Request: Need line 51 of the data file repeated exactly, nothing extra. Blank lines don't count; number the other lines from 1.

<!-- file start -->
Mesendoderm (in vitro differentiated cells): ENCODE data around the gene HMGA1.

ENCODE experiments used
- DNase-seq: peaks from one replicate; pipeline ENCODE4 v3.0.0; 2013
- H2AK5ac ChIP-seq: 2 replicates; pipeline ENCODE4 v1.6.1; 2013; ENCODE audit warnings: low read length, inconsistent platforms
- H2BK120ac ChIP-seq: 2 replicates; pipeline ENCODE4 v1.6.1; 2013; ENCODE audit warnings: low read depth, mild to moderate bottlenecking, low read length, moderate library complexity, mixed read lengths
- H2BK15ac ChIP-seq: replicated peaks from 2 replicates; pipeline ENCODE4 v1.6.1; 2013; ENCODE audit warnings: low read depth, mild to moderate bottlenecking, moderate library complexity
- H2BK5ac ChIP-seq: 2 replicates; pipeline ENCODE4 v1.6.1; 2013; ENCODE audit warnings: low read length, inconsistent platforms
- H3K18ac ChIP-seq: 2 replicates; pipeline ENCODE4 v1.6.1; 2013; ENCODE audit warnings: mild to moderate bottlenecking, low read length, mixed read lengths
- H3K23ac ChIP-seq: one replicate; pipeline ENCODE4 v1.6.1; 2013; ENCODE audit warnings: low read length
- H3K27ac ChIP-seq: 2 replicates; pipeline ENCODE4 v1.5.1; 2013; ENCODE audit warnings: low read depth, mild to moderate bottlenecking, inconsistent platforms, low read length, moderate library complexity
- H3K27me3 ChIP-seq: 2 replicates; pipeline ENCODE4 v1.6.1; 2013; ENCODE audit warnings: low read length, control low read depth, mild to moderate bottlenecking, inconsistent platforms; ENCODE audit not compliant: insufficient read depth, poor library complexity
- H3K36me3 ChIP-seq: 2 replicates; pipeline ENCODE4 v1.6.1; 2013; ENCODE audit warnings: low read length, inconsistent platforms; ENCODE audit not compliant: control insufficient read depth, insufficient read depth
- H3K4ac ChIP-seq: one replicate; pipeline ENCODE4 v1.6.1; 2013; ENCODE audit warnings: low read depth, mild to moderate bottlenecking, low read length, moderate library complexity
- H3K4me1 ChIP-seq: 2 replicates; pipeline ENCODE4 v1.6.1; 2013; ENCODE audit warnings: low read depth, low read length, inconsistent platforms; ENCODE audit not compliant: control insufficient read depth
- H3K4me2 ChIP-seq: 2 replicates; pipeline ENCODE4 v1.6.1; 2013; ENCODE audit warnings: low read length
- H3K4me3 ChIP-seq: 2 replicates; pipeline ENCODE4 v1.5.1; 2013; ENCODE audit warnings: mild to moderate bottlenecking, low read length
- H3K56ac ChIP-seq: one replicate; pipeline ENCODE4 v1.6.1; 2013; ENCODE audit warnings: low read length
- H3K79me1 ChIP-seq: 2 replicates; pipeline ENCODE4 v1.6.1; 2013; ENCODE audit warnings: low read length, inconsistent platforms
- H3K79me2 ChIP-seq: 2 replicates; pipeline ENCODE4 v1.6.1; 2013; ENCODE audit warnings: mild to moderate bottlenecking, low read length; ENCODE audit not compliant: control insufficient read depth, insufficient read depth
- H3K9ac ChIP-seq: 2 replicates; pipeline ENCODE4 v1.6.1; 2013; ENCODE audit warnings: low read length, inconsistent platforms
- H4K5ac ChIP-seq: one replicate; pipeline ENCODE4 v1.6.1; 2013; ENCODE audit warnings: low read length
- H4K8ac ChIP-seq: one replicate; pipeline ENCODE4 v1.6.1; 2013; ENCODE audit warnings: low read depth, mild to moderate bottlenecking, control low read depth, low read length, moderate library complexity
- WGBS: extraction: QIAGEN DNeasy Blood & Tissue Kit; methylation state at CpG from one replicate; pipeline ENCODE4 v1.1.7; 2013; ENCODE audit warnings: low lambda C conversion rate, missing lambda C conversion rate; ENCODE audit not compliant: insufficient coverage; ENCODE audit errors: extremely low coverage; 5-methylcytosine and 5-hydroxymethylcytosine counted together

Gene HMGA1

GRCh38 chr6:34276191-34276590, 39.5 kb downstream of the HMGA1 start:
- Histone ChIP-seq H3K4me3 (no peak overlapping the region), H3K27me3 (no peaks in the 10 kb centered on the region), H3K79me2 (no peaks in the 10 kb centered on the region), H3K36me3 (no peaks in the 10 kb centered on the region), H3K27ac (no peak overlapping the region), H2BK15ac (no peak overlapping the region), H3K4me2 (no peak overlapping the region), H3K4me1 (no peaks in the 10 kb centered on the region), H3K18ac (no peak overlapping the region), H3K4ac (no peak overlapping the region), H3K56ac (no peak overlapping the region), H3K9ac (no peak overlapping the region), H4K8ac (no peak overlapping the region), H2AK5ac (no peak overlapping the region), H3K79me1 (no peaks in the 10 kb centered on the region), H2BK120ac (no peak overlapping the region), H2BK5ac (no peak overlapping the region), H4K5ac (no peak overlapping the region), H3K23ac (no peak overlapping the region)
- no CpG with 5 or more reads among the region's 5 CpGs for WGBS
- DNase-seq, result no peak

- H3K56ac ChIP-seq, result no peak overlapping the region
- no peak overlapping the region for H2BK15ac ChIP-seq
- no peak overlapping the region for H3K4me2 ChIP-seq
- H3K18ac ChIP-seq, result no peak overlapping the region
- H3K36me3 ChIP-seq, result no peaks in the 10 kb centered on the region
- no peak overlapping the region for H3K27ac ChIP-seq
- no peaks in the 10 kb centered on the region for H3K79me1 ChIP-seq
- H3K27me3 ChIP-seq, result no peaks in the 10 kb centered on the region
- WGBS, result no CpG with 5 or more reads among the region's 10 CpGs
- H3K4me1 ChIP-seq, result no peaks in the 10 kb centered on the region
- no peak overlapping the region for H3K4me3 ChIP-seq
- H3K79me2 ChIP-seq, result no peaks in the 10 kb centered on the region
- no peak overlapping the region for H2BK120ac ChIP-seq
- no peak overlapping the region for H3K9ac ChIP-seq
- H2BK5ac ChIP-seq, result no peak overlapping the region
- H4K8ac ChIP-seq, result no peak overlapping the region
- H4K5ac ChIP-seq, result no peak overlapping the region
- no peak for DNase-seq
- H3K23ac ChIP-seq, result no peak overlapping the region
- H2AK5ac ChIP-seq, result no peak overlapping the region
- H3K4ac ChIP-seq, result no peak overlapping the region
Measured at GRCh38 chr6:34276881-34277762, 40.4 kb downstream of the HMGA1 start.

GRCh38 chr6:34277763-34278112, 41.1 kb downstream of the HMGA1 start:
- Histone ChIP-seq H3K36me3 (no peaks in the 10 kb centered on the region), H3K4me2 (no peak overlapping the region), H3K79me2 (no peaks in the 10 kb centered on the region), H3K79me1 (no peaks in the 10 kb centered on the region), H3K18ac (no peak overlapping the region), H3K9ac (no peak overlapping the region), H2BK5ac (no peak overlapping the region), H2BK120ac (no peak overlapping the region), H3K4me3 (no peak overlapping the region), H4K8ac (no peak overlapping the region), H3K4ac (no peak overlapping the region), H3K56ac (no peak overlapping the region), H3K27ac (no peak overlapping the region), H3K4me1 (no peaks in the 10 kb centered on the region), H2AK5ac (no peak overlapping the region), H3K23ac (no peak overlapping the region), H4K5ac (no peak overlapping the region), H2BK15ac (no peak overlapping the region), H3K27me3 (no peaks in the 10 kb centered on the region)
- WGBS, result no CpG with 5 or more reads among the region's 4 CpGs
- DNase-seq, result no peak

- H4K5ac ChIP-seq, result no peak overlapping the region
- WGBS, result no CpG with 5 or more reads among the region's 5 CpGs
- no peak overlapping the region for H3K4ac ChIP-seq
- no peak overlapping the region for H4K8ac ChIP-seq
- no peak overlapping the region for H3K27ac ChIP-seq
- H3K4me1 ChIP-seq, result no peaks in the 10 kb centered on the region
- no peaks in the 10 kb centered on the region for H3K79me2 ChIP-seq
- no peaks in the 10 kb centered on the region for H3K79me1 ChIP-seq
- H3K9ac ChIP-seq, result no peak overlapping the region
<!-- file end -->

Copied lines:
GRCh38 chr6:34277763-34278112, 41.1 kb downstream of the HMGA1 start: